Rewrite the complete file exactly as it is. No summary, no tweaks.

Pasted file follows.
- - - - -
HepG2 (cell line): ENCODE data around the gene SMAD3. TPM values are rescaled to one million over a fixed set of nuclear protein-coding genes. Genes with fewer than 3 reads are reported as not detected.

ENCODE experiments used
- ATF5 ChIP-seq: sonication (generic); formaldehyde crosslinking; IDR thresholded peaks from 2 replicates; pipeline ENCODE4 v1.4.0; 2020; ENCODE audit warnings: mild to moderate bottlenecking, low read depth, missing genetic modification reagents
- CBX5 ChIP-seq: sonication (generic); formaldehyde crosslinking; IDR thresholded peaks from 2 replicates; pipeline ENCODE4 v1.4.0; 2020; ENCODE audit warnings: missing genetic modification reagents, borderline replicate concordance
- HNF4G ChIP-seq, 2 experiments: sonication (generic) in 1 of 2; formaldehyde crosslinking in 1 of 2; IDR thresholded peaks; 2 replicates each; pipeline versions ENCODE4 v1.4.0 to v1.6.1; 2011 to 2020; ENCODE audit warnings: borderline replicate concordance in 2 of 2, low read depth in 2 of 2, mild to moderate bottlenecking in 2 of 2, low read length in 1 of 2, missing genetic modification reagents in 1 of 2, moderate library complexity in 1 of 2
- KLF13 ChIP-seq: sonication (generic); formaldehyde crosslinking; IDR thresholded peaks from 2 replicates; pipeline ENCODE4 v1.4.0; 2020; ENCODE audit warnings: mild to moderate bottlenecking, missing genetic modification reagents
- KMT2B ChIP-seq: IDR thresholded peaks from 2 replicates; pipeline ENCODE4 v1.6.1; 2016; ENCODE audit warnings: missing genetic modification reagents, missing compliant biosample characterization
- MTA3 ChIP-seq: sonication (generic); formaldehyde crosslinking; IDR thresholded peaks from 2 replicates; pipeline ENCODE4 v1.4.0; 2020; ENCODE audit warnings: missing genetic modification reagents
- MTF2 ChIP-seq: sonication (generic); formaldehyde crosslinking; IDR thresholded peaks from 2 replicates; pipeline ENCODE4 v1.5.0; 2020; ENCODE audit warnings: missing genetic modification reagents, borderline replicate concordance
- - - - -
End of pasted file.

HepG2 (cell line): ENCODE data around the gene SMAD3. TPM values are rescaled to one million over a fixed set of nuclear protein-coding genes. Genes with fewer than 3 reads are reported as not detected.

ENCODE experiments used
- ATF5 ChIP-seq: sonication (generic); formaldehyde crosslinking; IDR thresholded peaks from 2 replicates; pipeline ENCODE4 v1.4.0; 2020; ENCODE audit warnings: mild to moderate bottlenecking, low read depth, missing genetic modification reagents
- CBX5 ChIP-seq: sonication (generic); formaldehyde crosslinking; IDR thresholded peaks from 2 replicates; pipeline ENCODE4 v1.4.0; 2020; ENCODE audit warnings: missing genetic modification reagents, borderline replicate concordance
- HNF4G ChIP-seq, 2 experiments: sonication (generic) in 1 of 2; formaldehyde crosslinking in 1 of 2; IDR thresholded peaks; 2 replicates each; pipeline versions ENCODE4 v1.4.0 to v1.6.1; 2011 to 2020; ENCODE audit warnings: borderline replicate concordance in 2 of 2, low read depth in 2 of 2, mild to moderate bottlenecking in 2 of 2, low read length in 1 of 2, missing genetic modification reagents in 1 of 2, moderate library complexity in 1 of 2
- KLF13 ChIP-seq: sonication (generic); formaldehyde crosslinking; IDR thresholded peaks from 2 replicates; pipeline ENCODE4 v1.4.0; 2020; ENCODE audit warnings: mild to moderate bottlenecking, missing genetic modification reagents
- KMT2B ChIP-seq: IDR thresholded peaks from 2 replicates; pipeline ENCODE4 v1.6.1; 2016; ENCODE audit warnings: missing genetic modification reagents, missing compliant biosample characterization
- MTA3 ChIP-seq: sonication (generic); formaldehyde crosslinking; IDR thresholded peaks from 2 replicates; pipeline ENCODE4 v1.4.0; 2020; ENCODE audit warnings: missing genetic modification reagents
- MTF2 ChIP-seq: sonication (generic); formaldehyde crosslinking; IDR thresholded peaks from 2 replicates; pipeline ENCODE4 v1.5.0; 2020; ENCODE audit warnings: missing genetic modification reagents, borderline replicate concordance